(1) Having read everything Arthur C. Clarke had written, I grasped essence of the story the first time through. I saw the film six more times at the Windsor in 1968, and once in March of 1969 on another big screen in Houston. That was the last time I have seen it in true 70mm. All was confirmed when I read Clarke’s novel a few weeks later.
(2) On Monday morning, the 8th of April, 1968 Neil Armstrong and Buzz Aldrin were scheduled in the LMS for training. I remember James Lovell, Bill Anders and Fred Haise standing around the coffee pot talking to Buzz. He surprised me by holding forth on how 2001’s narrative seemed to him a rework of ideas by Clarke in Childhood’s End, as well as Clarke’s thoughts in essays. In all the time he spent in the simulator, I don’t think we ever talked science fiction.
(3) Having been ‘embedded’ in space flight first as a ‘space cadet’ and then plunged, as a NASA civil servant, into the whirlwind that was Apollo, I had a jaundiced eye for manned space flight. I was thrilled to see a nuclear powered exploration spacecraft, a monstrous space station and a huge base on the Moon, all technically realizable in 30 or so years. But I was getting pretty seasoned on the realities of manned spaceflight, so a little voice in the back of my brain said No Way, No How is that going to be there in 30 years. It all passed into an alternate universe in 2001. Yet I didn’t imagine that no manned flight would go out of low Earth orbit in 50 years!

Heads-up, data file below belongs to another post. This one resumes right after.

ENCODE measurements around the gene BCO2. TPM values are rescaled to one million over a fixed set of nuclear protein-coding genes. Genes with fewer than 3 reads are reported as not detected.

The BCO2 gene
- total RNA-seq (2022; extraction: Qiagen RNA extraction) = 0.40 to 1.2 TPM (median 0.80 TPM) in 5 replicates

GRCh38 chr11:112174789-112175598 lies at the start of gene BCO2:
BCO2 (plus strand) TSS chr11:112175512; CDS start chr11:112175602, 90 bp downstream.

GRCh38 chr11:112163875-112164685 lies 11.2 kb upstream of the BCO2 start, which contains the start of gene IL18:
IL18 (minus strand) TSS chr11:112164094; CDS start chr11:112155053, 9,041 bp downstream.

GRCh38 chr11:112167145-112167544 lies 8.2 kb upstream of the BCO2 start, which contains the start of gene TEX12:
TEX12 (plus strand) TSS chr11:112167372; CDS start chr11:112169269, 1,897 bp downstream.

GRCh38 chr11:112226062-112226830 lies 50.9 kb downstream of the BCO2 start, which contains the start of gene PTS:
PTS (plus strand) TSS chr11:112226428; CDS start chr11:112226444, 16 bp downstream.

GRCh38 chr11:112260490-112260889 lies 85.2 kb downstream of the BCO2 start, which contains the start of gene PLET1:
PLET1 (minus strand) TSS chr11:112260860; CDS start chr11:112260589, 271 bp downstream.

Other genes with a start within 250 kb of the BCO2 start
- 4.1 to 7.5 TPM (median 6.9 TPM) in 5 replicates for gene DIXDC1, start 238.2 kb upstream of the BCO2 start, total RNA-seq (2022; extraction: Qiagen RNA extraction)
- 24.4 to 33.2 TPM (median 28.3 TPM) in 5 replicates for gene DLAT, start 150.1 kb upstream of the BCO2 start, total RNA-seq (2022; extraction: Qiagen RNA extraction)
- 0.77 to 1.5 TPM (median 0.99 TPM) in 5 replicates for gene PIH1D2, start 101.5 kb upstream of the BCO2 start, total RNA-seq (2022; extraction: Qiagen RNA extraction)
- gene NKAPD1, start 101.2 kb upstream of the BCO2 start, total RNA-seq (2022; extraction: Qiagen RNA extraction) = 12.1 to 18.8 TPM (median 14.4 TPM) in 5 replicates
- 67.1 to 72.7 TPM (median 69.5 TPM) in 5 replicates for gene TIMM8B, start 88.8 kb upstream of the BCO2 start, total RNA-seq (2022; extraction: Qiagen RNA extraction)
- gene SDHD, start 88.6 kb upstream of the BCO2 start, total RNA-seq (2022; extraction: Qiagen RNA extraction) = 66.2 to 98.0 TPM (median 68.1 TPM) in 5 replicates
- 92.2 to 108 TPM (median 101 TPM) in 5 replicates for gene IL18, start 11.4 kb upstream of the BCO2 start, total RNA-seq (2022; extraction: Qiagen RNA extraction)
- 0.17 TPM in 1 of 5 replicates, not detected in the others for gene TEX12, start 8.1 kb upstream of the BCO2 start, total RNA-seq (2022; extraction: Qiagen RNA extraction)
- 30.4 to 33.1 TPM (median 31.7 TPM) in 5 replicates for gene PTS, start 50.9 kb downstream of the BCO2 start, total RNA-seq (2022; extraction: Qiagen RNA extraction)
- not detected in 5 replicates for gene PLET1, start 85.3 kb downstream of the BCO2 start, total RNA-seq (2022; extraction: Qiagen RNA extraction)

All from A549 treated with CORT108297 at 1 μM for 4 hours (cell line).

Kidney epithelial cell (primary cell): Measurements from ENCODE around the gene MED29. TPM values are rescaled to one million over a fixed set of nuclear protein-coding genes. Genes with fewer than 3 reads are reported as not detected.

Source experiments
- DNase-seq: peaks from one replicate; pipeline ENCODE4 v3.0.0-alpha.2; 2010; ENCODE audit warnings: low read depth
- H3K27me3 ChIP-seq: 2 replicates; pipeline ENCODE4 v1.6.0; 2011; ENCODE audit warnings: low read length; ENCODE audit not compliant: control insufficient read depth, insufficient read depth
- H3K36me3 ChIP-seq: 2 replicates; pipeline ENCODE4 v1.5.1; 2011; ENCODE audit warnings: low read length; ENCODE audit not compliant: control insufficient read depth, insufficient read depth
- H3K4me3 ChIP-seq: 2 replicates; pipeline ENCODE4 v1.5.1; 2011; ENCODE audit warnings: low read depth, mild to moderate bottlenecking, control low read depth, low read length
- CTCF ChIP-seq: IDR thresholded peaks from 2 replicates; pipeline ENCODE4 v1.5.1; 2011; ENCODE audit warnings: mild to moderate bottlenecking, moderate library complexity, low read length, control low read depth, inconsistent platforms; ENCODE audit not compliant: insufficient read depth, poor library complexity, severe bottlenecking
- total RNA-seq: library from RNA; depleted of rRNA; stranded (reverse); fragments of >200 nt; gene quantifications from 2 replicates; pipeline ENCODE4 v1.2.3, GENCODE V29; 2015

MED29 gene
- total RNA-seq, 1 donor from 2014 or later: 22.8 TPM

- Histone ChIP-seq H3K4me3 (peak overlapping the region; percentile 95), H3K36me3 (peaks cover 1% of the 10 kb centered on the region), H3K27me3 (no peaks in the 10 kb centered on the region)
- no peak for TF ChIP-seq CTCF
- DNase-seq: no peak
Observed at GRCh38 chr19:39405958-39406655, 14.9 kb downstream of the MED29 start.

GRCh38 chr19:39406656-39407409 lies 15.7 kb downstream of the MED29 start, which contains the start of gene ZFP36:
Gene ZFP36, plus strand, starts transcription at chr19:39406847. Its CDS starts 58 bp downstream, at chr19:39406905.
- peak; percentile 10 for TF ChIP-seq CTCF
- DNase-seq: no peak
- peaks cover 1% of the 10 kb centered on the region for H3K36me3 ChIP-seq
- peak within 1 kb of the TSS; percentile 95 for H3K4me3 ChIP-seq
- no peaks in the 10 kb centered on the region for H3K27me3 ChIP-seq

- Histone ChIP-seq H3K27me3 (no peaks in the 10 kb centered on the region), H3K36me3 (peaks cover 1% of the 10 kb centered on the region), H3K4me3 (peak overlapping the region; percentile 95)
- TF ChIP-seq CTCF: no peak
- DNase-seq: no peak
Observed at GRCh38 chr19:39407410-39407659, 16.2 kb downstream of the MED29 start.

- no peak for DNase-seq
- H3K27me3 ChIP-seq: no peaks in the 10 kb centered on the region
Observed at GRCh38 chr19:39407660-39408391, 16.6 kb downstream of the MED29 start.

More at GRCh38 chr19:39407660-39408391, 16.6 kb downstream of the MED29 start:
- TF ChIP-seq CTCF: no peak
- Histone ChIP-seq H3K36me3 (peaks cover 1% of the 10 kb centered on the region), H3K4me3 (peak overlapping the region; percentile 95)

Half a Century of 2001
April of 2018 marks the fiftieth anniversary of the release of Stanley Kubrick and Arthur C. Clarke’s science fiction film 2001: A Space Odyssey and the novel of the same name. The narrative structure of the film is a transcendent philosophical meditation on extraterrestrial civilizations and biological evolution, a theme known in science fiction prose from H.G. Wells to the present as BIG THINKS. Books, articles, and even doctoral dissertations have been written about the film. Framing these deeper speculations was a ‘future history’ constructed on a foundation of rigorously researched, then-current scientific and engineering knowledge. We address this technology backdrop and assess its accuracy. We’ll leave any commentary on the film’s philosophy to film critics and buffs.